Iconic journalist and television presenter Geraldine Doogue turns her attention to an issue central to our times. How are we, as women, represented at the top levels of power in Australia?
In candid and personal conversations with fourteen women leading the way in fields as wide-ranging as business, politics, religion, education and the armed forces, Doogue gets to the heart of what it means to be a woman in power in Australia.
Inspiring and insightful, The Climb reveals a varied and at times quite unexpected picture of contemporary Australia.
Read Caroline Baum's Review
The Climb is a welcome anthology of insightful and frank conversations with women at the top that puts an Australian angle on Sheryl Sandberg’s Lean In manifesto.
Doogue’s well-chosen selection of high profile women, all of whom are leaders of others rather than solo types, covers about ambition, failure, missteps, wisdom, disappointment, weaknesses, flaws and moments of deep satisfaction. All of those who are mothers agree that becoming a parent rounds them out professionally as well as personally. Most spend little time dwelling on the past and prefer to look ahead. Many have shied away from direct confrontation with male hostility, but some have brazened it out and won the respect and in some cases friendship of former foe.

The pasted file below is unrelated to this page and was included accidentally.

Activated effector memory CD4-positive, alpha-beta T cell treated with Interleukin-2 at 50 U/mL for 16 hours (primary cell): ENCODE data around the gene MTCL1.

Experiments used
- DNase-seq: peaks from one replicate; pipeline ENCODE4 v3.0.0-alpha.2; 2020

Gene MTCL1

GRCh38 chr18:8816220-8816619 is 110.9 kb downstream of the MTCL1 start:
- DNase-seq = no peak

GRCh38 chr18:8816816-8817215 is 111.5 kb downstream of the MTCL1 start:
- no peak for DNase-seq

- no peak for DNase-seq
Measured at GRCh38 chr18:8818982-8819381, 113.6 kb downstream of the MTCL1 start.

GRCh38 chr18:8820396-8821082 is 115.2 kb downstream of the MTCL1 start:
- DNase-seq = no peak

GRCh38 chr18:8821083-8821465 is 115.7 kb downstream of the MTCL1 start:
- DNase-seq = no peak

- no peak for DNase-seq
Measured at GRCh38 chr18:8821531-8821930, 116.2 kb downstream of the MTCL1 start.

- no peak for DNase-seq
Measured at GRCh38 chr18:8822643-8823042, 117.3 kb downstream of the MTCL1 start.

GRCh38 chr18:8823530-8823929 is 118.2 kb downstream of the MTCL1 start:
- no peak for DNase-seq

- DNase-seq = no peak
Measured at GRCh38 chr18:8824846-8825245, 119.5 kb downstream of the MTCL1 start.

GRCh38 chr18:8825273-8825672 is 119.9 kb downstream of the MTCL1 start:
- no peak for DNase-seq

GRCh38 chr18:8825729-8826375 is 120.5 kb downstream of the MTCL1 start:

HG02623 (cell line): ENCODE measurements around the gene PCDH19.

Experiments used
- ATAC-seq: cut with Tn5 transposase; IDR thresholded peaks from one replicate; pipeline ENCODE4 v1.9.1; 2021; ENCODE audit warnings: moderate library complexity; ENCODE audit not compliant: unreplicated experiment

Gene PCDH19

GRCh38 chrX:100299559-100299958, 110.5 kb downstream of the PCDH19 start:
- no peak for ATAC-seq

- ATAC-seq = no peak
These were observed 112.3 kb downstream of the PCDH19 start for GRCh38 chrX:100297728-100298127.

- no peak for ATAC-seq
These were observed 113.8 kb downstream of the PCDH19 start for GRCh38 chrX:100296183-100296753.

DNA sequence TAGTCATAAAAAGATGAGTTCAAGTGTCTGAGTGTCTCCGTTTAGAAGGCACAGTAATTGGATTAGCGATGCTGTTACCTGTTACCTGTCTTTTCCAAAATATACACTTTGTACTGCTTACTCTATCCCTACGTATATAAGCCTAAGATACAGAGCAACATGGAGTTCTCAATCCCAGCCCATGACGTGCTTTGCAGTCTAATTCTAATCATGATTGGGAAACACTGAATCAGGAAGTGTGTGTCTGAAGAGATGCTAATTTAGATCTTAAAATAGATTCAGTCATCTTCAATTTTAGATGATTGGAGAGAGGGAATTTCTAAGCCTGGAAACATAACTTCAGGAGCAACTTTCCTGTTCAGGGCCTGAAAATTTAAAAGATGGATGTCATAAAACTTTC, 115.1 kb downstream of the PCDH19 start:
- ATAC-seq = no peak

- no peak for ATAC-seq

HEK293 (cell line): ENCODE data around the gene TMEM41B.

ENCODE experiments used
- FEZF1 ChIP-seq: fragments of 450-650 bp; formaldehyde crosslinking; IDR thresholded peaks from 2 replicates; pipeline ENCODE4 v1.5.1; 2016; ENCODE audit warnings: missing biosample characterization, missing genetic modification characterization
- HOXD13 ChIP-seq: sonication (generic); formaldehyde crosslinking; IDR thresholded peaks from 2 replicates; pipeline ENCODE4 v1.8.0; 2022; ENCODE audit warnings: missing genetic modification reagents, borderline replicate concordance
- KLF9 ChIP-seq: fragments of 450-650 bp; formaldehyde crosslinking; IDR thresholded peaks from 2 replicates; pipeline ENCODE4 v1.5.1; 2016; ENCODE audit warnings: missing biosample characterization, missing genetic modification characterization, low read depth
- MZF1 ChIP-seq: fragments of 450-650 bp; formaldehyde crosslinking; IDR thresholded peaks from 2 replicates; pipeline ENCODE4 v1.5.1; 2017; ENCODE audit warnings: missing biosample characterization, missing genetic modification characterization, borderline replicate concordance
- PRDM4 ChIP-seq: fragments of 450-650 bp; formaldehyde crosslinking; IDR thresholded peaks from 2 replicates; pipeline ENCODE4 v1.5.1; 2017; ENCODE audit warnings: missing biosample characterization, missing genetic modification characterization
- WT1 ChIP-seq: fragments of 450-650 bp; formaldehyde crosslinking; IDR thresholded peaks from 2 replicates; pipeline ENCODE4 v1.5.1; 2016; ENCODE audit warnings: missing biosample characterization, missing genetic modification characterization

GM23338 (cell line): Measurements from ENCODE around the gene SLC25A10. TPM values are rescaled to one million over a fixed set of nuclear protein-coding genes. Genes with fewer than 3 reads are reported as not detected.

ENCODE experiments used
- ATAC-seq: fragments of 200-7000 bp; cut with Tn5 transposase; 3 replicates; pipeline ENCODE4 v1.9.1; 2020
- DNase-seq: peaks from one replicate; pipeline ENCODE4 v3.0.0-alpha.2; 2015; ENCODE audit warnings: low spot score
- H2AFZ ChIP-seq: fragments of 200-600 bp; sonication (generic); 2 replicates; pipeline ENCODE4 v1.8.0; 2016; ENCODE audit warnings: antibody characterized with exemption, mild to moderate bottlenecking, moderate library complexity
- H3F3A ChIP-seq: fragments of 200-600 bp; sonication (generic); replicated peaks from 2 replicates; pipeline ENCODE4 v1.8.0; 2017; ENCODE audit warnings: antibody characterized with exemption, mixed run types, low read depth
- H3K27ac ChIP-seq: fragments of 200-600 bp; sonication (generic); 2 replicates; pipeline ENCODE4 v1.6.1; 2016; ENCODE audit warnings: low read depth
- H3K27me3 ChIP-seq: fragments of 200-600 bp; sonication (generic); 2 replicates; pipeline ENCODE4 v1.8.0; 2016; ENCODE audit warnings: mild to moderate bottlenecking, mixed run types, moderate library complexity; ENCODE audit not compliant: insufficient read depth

Doogue punctuates their revelations with plenty of her own about how she has responded to professional stresses and challenges and frames the entire collection in the light of witnessing Julia Gillard’s rise and fall which caused so many women anguish and disquiet.
About the Author
Geraldine Doogue is a renowned Australian journalist and broadcaster, host of Radio National’s Saturday Extra and ABC Television’s Compass. She has won two Penguin Awards for excellence in broadcasting from the Television Society of Australia and a United Nations Media Peace Prize.
'An impressive collection.' Sunday Age 'Doogue has elegantly managed to persuade her interviewees to declare themselves on some of the hard perennials in this debate: that dirty word ambition, the function of male mentors, guilt about the domestic sphere and the exhortation to leave the personal in the car park.' Australian Financial Review
Number Of Pages: 320
Published: 25th August 2014
Dimensions (cm): 23.4 x 15.6 x 2.3
Weight (kg): 23.4